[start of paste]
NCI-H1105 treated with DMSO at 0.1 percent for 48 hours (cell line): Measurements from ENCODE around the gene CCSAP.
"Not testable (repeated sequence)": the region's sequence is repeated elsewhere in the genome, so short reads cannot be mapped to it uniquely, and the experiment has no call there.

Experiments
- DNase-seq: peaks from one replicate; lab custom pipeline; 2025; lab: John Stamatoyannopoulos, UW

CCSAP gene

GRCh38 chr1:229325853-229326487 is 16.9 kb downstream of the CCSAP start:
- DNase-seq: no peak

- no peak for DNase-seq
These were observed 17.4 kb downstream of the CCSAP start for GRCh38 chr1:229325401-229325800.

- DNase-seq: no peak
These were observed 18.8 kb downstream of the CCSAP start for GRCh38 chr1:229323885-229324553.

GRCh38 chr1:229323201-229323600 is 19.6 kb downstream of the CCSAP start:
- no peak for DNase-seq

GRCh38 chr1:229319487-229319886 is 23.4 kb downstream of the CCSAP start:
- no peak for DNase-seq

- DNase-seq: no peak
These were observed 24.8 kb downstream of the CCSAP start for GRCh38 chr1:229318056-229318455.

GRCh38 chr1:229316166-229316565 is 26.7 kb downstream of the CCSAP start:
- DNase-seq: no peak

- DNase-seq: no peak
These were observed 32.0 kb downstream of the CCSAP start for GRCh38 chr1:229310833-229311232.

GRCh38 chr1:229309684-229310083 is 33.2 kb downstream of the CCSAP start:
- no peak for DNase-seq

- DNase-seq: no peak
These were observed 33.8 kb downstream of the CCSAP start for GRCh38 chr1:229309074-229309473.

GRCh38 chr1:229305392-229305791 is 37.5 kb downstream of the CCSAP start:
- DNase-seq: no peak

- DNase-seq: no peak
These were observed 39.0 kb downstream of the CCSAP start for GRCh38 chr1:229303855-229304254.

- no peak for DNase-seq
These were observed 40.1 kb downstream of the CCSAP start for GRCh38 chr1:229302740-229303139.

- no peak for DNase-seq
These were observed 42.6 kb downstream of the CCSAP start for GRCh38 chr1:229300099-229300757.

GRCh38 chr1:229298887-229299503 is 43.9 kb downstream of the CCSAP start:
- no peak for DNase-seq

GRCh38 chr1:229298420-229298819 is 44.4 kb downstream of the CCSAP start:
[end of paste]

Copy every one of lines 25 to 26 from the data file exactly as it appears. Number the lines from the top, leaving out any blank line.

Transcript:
These were observed 33.8 kb downstream of the CCSAP start for GRCh38 chr1:229309074-229309473.

GRCh38 chr1:229305392-229305791 is 37.5 kb downstream of the CCSAP start: